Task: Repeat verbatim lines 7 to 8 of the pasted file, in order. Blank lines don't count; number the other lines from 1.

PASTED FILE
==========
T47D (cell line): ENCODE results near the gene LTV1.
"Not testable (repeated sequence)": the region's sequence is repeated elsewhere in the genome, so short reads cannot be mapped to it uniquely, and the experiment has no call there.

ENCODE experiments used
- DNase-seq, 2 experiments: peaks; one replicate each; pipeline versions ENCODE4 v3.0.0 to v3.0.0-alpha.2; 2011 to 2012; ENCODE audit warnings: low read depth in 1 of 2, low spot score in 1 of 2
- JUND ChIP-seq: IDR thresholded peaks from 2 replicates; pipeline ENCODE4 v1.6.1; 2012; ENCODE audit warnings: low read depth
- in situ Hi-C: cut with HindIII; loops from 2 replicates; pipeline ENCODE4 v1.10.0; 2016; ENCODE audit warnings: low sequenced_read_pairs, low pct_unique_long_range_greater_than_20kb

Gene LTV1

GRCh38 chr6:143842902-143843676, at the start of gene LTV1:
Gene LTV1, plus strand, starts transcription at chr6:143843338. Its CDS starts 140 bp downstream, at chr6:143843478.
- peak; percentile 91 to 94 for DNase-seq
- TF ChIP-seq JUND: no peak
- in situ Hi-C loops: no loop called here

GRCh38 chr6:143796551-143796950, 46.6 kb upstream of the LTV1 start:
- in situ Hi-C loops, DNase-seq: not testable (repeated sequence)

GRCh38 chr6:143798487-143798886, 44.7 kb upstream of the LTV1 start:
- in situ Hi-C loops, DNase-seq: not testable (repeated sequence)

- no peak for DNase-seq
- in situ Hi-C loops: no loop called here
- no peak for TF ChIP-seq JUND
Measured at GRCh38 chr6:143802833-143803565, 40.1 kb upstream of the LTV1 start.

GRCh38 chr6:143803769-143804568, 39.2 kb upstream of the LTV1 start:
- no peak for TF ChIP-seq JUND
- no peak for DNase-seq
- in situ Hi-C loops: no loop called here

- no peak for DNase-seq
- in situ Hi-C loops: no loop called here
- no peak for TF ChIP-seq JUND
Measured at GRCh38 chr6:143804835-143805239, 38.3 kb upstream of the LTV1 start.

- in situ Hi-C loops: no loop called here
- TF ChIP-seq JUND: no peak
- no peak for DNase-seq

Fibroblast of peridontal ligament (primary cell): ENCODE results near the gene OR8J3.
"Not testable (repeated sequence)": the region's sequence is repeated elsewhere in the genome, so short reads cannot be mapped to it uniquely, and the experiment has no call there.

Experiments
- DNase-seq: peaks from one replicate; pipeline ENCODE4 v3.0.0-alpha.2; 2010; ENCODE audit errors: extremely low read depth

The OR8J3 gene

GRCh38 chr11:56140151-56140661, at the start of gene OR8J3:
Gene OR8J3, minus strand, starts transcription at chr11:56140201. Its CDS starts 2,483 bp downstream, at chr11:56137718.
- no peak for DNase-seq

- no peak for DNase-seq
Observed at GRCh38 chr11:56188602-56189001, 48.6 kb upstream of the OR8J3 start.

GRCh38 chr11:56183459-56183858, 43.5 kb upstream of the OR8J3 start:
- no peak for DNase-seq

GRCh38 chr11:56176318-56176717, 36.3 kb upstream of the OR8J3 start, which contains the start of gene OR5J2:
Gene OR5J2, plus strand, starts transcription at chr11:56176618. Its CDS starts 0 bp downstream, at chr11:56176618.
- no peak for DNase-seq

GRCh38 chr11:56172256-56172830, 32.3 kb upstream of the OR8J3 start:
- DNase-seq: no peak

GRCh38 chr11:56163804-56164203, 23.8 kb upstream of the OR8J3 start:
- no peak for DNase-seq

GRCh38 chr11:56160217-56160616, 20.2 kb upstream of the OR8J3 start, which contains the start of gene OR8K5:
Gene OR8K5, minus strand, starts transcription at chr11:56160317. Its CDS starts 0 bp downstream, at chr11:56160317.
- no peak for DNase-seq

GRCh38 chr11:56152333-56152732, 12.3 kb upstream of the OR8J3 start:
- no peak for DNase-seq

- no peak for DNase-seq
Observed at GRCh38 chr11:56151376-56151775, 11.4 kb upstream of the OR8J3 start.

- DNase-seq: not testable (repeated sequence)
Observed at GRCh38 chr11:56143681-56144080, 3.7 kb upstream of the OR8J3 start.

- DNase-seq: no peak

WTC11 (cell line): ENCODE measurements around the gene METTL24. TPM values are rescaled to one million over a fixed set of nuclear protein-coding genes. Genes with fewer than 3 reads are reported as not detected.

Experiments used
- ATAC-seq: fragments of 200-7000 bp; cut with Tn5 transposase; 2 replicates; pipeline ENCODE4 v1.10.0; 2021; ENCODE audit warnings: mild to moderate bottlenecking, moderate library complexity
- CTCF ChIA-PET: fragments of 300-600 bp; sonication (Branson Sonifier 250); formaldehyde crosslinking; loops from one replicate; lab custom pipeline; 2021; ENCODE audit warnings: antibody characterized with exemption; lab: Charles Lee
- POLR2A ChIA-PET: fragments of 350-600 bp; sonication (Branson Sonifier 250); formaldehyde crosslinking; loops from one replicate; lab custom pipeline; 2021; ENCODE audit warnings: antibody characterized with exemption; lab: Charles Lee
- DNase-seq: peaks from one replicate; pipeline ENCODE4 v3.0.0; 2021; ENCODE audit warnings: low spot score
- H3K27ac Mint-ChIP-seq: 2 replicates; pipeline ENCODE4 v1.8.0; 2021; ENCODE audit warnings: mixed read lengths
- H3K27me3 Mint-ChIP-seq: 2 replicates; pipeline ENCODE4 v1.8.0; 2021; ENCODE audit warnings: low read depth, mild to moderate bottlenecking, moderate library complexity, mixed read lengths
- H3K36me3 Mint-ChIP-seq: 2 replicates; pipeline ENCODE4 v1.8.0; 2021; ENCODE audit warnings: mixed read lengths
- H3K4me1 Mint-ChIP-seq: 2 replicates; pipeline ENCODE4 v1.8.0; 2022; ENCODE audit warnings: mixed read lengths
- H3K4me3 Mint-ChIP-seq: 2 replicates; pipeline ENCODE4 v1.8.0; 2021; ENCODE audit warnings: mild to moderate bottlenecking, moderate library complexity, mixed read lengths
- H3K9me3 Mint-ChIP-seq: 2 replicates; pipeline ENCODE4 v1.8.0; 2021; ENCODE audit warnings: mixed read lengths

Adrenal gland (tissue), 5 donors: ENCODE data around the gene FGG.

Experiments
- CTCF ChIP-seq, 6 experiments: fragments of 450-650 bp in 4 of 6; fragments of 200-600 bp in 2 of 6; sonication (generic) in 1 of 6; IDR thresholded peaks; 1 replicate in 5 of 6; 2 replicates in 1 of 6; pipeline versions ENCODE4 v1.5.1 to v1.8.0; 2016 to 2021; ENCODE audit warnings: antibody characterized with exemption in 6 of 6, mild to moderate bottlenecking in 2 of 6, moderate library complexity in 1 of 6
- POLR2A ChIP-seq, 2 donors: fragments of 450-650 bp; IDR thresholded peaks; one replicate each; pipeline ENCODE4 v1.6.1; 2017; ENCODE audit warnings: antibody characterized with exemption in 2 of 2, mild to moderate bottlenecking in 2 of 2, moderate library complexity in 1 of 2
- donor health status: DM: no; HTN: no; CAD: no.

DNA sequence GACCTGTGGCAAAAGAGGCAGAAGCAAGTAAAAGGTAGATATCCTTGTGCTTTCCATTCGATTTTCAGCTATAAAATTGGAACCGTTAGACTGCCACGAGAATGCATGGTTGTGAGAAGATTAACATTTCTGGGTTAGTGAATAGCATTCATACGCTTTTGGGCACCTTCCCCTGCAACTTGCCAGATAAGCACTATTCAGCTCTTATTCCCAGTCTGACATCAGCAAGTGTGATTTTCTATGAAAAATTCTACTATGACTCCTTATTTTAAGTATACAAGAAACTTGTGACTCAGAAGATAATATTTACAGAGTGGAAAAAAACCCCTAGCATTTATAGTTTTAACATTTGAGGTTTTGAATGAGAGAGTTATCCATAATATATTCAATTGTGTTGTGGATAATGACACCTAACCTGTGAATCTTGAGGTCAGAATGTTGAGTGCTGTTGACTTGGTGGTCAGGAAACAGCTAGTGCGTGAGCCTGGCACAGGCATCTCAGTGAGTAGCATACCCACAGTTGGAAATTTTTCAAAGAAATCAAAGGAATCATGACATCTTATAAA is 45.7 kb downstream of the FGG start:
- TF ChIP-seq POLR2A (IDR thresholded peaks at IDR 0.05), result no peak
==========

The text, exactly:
Gene LTV1

GRCh38 chr6:143842902-143843676, at the start of gene LTV1: